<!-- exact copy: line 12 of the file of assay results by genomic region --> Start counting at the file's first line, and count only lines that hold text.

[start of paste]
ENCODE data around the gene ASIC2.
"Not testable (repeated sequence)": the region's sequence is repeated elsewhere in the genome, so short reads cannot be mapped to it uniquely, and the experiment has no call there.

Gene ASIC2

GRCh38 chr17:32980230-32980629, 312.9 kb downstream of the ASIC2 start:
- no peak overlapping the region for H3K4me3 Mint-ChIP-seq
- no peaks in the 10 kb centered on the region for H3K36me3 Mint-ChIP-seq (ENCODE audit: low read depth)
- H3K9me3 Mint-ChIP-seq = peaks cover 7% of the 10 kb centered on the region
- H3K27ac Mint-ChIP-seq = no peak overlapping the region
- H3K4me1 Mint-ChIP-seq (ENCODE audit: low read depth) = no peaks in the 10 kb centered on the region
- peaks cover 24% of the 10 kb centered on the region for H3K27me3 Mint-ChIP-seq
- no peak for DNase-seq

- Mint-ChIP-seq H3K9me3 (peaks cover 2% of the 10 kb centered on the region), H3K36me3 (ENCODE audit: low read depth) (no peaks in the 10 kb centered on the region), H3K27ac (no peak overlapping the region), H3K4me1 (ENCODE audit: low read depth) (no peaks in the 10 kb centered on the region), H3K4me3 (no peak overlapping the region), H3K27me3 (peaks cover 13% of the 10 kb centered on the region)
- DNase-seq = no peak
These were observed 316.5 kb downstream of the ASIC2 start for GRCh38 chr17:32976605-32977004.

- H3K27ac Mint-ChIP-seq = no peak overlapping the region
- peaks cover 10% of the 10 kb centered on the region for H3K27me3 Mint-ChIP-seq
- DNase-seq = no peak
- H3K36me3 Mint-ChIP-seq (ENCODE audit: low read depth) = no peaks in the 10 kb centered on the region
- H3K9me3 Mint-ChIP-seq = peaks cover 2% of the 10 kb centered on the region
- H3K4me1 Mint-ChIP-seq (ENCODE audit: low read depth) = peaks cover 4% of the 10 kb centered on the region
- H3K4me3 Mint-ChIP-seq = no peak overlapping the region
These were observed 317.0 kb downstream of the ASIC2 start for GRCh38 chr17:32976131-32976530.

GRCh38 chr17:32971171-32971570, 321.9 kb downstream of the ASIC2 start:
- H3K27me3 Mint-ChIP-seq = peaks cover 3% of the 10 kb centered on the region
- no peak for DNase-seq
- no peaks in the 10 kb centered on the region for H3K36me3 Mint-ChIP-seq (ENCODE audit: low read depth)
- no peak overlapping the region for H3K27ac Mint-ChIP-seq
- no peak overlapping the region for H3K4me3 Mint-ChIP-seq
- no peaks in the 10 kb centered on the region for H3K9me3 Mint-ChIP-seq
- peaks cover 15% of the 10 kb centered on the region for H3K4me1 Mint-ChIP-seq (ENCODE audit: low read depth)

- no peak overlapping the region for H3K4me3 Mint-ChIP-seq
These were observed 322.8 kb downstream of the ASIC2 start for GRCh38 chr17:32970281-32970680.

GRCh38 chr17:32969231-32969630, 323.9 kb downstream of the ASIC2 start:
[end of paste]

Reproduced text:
- Mint-ChIP-seq H3K9me3 (peaks cover 2% of the 10 kb centered on the region), H3K36me3 (ENCODE audit: low read depth) (no peaks in the 10 kb centered on the region), H3K27ac (no peak overlapping the region), H3K4me1 (ENCODE audit: low read depth) (no peaks in the 10 kb centered on the region), H3K4me3 (no peak overlapping the region), H3K27me3 (peaks cover 13% of the 10 kb centered on the region)